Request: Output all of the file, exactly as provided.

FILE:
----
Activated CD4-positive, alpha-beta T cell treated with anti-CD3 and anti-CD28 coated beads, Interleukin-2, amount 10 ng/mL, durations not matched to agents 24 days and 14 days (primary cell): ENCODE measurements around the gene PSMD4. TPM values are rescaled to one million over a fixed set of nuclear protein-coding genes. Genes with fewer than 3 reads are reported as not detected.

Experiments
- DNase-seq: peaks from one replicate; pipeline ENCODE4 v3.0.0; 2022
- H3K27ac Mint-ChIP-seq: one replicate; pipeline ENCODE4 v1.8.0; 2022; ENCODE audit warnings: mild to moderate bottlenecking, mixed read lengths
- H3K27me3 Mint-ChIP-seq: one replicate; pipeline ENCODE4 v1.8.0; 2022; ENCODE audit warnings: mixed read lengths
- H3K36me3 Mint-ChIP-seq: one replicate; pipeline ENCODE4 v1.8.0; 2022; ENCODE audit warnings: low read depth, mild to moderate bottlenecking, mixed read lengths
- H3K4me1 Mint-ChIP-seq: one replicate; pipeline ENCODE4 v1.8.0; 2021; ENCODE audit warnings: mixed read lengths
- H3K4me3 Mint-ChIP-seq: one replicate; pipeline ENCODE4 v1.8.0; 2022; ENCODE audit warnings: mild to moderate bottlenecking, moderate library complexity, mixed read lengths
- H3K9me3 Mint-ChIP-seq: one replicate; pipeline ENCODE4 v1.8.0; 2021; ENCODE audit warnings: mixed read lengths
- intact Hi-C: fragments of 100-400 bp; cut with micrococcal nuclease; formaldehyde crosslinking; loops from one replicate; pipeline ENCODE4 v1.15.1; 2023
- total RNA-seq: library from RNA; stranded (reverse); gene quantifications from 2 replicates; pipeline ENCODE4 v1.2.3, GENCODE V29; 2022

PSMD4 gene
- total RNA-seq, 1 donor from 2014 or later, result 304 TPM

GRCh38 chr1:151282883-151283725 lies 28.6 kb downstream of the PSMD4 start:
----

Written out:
Activated CD4-positive, alpha-beta T cell treated with anti-CD3 and anti-CD28 coated beads, Interleukin-2, amount 10 ng/mL, durations not matched to agents 24 days and 14 days (primary cell): ENCODE measurements around the gene PSMD4. TPM values are rescaled to one million over a fixed set of nuclear protein-coding genes. Genes with fewer than 3 reads are reported as not detected.

Experiments
- DNase-seq: peaks from one replicate; pipeline ENCODE4 v3.0.0; 2022
- H3K27ac Mint-ChIP-seq: one replicate; pipeline ENCODE4 v1.8.0; 2022; ENCODE audit warnings: mild to moderate bottlenecking, mixed read lengths
- H3K27me3 Mint-ChIP-seq: one replicate; pipeline ENCODE4 v1.8.0; 2022; ENCODE audit warnings: mixed read lengths
- H3K36me3 Mint-ChIP-seq: one replicate; pipeline ENCODE4 v1.8.0; 2022; ENCODE audit warnings: low read depth, mild to moderate bottlenecking, mixed read lengths
- H3K4me1 Mint-ChIP-seq: one replicate; pipeline ENCODE4 v1.8.0; 2021; ENCODE audit warnings: mixed read lengths
- H3K4me3 Mint-ChIP-seq: one replicate; pipeline ENCODE4 v1.8.0; 2022; ENCODE audit warnings: mild to moderate bottlenecking, moderate library complexity, mixed read lengths
- H3K9me3 Mint-ChIP-seq: one replicate; pipeline ENCODE4 v1.8.0; 2021; ENCODE audit warnings: mixed read lengths
- intact Hi-C: fragments of 100-400 bp; cut with micrococcal nuclease; formaldehyde crosslinking; loops from one replicate; pipeline ENCODE4 v1.15.1; 2023
- total RNA-seq: library from RNA; stranded (reverse); gene quantifications from 2 replicates; pipeline ENCODE4 v1.2.3, GENCODE V29; 2022

PSMD4 gene
- total RNA-seq, 1 donor from 2014 or later, result 304 TPM

GRCh38 chr1:151282883-151283725 lies 28.6 kb downstream of the PSMD4 start: